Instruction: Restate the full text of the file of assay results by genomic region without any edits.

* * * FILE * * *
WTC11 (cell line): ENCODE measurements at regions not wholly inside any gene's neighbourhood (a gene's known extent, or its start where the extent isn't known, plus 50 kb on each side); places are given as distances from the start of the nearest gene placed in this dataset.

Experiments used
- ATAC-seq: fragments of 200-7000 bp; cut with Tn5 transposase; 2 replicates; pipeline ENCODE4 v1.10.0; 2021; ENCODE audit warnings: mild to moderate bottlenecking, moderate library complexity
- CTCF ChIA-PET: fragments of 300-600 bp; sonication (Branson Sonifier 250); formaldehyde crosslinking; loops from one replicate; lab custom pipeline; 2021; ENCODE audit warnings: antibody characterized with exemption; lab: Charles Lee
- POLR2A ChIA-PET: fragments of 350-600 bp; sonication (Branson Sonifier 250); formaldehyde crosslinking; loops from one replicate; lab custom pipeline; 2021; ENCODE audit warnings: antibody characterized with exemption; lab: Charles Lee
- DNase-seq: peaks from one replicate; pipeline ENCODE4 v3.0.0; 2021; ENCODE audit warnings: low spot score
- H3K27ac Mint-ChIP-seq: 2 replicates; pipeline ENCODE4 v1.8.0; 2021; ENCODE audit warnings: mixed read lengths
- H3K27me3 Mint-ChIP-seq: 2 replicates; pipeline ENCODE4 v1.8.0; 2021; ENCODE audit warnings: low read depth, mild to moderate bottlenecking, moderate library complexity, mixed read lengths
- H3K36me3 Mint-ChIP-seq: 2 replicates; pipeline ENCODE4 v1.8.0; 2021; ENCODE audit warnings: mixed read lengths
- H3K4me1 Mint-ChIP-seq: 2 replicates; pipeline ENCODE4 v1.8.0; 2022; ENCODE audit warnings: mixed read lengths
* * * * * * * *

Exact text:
WTC11 (cell line): ENCODE measurements at regions not wholly inside any gene's neighbourhood (a gene's known extent, or its start where the extent isn't known, plus 50 kb on each side); places are given as distances from the start of the nearest gene placed in this dataset.

Experiments used
- ATAC-seq: fragments of 200-7000 bp; cut with Tn5 transposase; 2 replicates; pipeline ENCODE4 v1.10.0; 2021; ENCODE audit warnings: mild to moderate bottlenecking, moderate library complexity
- CTCF ChIA-PET: fragments of 300-600 bp; sonication (Branson Sonifier 250); formaldehyde crosslinking; loops from one replicate; lab custom pipeline; 2021; ENCODE audit warnings: antibody characterized with exemption; lab: Charles Lee
- POLR2A ChIA-PET: fragments of 350-600 bp; sonication (Branson Sonifier 250); formaldehyde crosslinking; loops from one replicate; lab custom pipeline; 2021; ENCODE audit warnings: antibody characterized with exemption; lab: Charles Lee
- DNase-seq: peaks from one replicate; pipeline ENCODE4 v3.0.0; 2021; ENCODE audit warnings: low spot score
- H3K27ac Mint-ChIP-seq: 2 replicates; pipeline ENCODE4 v1.8.0; 2021; ENCODE audit warnings: mixed read lengths
- H3K27me3 Mint-ChIP-seq: 2 replicates; pipeline ENCODE4 v1.8.0; 2021; ENCODE audit warnings: low read depth, mild to moderate bottlenecking, moderate library complexity, mixed read lengths
- H3K36me3 Mint-ChIP-seq: 2 replicates; pipeline ENCODE4 v1.8.0; 2021; ENCODE audit warnings: mixed read lengths
- H3K4me1 Mint-ChIP-seq: 2 replicates; pipeline ENCODE4 v1.8.0; 2022; ENCODE audit warnings: mixed read lengths